China’s remarkable, globally significant economic rise is to be welcomed by everyone who believes in free trade and market growth. I certainly welcome it myself. So you will understand that it is without one iota of criticism of China that I found myself shocked this week by the news that we give China £27m a year in aid.
The Chinese, in accepting such money, are doing nothing more than acting in their national interest. I don’t criticise them at all. They are the world’s second largest economy; but every little helps. Offered free cash, of course they take it. No, it’s not their mistake; we’re the fools.
I don’t really care that, in governmental terms, £27m is “not very much money”. It’s a lot of money to you or me. It’s a lot of money to someone working hard in this country on low or minimum wage who would be shocked to hear that their tax money is going to pay for China’s acquisition of US T-bonds or to pay for their army, vastly larger than our own, rather than for hospitals or schools or benefits right here. And, worse, that we’re borrowing money to pay out this daft “aid” in the first place.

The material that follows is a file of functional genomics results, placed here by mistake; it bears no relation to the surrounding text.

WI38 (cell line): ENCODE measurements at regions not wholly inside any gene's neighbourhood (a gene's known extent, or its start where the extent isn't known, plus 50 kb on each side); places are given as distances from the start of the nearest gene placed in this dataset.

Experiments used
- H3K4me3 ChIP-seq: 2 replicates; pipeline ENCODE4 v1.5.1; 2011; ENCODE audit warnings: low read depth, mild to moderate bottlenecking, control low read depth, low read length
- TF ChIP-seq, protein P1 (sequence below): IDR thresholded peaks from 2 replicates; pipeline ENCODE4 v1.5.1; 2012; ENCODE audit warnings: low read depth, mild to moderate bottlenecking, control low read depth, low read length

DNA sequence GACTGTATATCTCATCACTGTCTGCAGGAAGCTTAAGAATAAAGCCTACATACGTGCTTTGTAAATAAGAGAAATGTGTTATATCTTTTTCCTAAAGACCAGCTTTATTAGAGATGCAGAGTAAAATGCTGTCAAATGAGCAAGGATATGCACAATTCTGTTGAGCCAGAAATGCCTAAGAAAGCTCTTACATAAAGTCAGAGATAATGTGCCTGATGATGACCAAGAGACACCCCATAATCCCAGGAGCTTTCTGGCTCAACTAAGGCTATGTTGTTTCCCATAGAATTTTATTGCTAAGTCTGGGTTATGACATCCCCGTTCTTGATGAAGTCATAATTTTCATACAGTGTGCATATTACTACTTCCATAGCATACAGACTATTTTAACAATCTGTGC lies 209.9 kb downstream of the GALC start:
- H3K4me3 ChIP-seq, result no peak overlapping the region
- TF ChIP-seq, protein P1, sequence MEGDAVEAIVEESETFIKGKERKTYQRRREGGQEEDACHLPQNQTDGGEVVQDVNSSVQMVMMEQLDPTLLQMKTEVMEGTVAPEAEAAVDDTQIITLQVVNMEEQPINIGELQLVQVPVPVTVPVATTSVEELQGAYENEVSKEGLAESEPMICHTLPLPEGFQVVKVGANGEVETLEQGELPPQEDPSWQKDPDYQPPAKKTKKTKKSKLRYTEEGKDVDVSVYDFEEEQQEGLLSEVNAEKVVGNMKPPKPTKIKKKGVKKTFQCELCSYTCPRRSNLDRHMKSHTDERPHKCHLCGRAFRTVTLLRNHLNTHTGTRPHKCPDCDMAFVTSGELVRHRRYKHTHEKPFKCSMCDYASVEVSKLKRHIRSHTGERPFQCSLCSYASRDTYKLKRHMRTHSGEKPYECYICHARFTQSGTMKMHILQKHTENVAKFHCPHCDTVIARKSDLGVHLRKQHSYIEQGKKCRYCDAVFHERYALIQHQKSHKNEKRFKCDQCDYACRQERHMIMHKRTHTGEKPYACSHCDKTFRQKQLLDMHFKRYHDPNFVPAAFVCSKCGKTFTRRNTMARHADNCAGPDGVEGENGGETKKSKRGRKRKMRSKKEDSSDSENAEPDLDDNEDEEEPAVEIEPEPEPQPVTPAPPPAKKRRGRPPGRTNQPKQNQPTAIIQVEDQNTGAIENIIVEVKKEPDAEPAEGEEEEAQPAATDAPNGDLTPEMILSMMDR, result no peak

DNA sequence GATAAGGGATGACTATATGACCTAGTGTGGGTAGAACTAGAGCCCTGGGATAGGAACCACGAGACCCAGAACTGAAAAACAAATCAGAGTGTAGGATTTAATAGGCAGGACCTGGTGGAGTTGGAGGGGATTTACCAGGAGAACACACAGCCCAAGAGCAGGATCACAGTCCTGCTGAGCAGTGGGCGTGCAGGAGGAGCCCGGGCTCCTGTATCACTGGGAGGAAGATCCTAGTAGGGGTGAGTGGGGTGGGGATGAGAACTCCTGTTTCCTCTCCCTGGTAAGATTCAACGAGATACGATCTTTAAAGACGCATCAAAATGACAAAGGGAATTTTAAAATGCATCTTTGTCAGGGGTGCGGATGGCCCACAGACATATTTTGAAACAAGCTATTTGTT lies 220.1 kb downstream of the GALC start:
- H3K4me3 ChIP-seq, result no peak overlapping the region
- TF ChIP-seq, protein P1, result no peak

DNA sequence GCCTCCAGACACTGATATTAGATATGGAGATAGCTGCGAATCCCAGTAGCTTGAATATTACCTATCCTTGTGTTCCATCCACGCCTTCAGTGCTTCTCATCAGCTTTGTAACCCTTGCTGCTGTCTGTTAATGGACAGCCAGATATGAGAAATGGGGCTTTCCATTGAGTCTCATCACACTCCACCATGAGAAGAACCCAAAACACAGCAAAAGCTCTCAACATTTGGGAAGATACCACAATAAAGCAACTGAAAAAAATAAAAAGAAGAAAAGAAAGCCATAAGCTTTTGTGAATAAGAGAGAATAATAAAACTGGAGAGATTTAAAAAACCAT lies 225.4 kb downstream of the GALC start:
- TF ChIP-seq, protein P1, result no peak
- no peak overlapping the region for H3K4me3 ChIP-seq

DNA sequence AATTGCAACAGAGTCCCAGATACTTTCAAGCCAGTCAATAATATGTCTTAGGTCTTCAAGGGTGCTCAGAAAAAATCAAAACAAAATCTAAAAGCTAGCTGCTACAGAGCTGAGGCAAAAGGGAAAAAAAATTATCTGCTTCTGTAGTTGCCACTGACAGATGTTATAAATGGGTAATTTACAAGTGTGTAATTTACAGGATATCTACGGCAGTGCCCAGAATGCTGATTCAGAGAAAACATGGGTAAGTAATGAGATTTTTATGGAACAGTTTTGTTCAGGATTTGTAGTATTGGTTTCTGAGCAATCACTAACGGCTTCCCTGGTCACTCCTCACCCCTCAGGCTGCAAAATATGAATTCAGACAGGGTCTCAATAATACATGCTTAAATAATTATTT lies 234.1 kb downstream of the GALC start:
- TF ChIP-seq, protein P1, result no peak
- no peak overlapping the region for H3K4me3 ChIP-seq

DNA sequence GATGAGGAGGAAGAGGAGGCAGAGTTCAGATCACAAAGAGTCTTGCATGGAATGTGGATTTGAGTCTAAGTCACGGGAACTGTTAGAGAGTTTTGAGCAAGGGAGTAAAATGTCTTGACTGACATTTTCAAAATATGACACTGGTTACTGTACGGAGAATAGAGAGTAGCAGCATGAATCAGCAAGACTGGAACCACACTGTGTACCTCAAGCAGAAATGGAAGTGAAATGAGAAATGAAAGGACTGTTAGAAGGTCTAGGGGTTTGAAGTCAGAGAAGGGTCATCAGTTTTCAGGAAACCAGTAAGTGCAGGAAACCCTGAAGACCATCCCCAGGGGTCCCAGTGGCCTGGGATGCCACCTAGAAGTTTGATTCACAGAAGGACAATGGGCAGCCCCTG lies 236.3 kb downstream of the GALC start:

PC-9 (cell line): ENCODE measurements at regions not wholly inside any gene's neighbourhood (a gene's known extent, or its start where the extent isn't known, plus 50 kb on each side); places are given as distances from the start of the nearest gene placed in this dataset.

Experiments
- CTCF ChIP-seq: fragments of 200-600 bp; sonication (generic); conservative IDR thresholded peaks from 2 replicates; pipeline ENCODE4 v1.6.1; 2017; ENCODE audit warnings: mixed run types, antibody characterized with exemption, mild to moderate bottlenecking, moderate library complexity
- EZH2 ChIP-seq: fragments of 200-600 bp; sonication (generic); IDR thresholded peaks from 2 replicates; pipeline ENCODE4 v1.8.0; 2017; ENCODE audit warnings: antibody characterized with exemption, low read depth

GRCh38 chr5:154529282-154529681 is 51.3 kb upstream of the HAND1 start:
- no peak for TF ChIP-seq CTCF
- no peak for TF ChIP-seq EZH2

There may well be individuals in China who are great need of help. No, let’s be more accurate: there definitely are such individuals. But they are citizens of a country rich enough to pay for it themselves. Sure, those people need help; but they shouldn’t receive it from us – they should be receiving it from their own, very well off state.
How’s this for a rule of thumb: if a country has a nice big space programme, then the correct amount of aid money they should receive from us is £0.